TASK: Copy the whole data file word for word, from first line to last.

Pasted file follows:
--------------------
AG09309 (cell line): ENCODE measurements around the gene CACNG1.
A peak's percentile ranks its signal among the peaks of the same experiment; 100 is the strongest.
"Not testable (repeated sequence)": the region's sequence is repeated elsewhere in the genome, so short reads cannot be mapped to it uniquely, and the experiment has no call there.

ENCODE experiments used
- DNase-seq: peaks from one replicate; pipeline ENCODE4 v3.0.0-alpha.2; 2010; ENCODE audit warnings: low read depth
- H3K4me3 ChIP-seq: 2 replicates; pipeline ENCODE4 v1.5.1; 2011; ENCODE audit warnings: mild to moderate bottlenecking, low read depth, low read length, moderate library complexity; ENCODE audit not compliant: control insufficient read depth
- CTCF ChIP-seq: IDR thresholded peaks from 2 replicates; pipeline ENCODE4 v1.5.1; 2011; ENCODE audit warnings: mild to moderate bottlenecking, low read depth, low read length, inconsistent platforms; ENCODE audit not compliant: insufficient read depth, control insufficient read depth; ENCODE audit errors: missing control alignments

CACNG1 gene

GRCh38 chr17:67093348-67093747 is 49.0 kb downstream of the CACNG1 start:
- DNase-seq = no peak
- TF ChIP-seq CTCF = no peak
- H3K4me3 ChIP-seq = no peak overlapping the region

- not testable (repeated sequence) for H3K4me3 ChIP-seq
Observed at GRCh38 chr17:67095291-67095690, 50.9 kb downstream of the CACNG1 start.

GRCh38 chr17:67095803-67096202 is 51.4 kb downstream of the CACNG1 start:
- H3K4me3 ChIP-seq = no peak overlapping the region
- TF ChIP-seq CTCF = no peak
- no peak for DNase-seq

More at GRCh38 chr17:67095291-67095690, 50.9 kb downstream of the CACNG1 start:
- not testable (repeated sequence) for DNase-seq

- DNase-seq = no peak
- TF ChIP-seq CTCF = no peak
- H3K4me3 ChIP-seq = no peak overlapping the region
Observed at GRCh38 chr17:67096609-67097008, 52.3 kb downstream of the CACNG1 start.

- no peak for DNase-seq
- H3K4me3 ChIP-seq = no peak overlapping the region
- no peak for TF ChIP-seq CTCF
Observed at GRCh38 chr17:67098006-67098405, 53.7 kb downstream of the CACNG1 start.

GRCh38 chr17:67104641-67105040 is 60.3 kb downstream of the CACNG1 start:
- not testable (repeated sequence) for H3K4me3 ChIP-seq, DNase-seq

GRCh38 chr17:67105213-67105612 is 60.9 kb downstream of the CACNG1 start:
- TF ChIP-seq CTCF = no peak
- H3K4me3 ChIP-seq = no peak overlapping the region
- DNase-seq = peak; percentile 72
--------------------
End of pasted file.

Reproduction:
AG09309 (cell line): ENCODE measurements around the gene CACNG1.
A peak's percentile ranks its signal among the peaks of the same experiment; 100 is the strongest.
"Not testable (repeated sequence)": the region's sequence is repeated elsewhere in the genome, so short reads cannot be mapped to it uniquely, and the experiment has no call there.

ENCODE experiments used
- DNase-seq: peaks from one replicate; pipeline ENCODE4 v3.0.0-alpha.2; 2010; ENCODE audit warnings: low read depth
- H3K4me3 ChIP-seq: 2 replicates; pipeline ENCODE4 v1.5.1; 2011; ENCODE audit warnings: mild to moderate bottlenecking, low read depth, low read length, moderate library complexity; ENCODE audit not compliant: control insufficient read depth
- CTCF ChIP-seq: IDR thresholded peaks from 2 replicates; pipeline ENCODE4 v1.5.1; 2011; ENCODE audit warnings: mild to moderate bottlenecking, low read depth, low read length, inconsistent platforms; ENCODE audit not compliant: insufficient read depth, control insufficient read depth; ENCODE audit errors: missing control alignments

CACNG1 gene

GRCh38 chr17:67093348-67093747 is 49.0 kb downstream of the CACNG1 start:
- DNase-seq = no peak
- TF ChIP-seq CTCF = no peak
- H3K4me3 ChIP-seq = no peak overlapping the region

- not testable (repeated sequence) for H3K4me3 ChIP-seq
Observed at GRCh38 chr17:67095291-67095690, 50.9 kb downstream of the CACNG1 start.

GRCh38 chr17:67095803-67096202 is 51.4 kb downstream of the CACNG1 start:
- H3K4me3 ChIP-seq = no peak overlapping the region
- TF ChIP-seq CTCF = no peak
- no peak for DNase-seq

More at GRCh38 chr17:67095291-67095690, 50.9 kb downstream of the CACNG1 start:
- not testable (repeated sequence) for DNase-seq

- DNase-seq = no peak
- TF ChIP-seq CTCF = no peak
- H3K4me3 ChIP-seq = no peak overlapping the region
Observed at GRCh38 chr17:67096609-67097008, 52.3 kb downstream of the CACNG1 start.

- no peak for DNase-seq
- H3K4me3 ChIP-seq = no peak overlapping the region
- no peak for TF ChIP-seq CTCF
Observed at GRCh38 chr17:67098006-67098405, 53.7 kb downstream of the CACNG1 start.

GRCh38 chr17:67104641-67105040 is 60.3 kb downstream of the CACNG1 start:
- not testable (repeated sequence) for H3K4me3 ChIP-seq, DNase-seq

GRCh38 chr17:67105213-67105612 is 60.9 kb downstream of the CACNG1 start:
- TF ChIP-seq CTCF = no peak
- H3K4me3 ChIP-seq = no peak overlapping the region
- DNase-seq = peak; percentile 72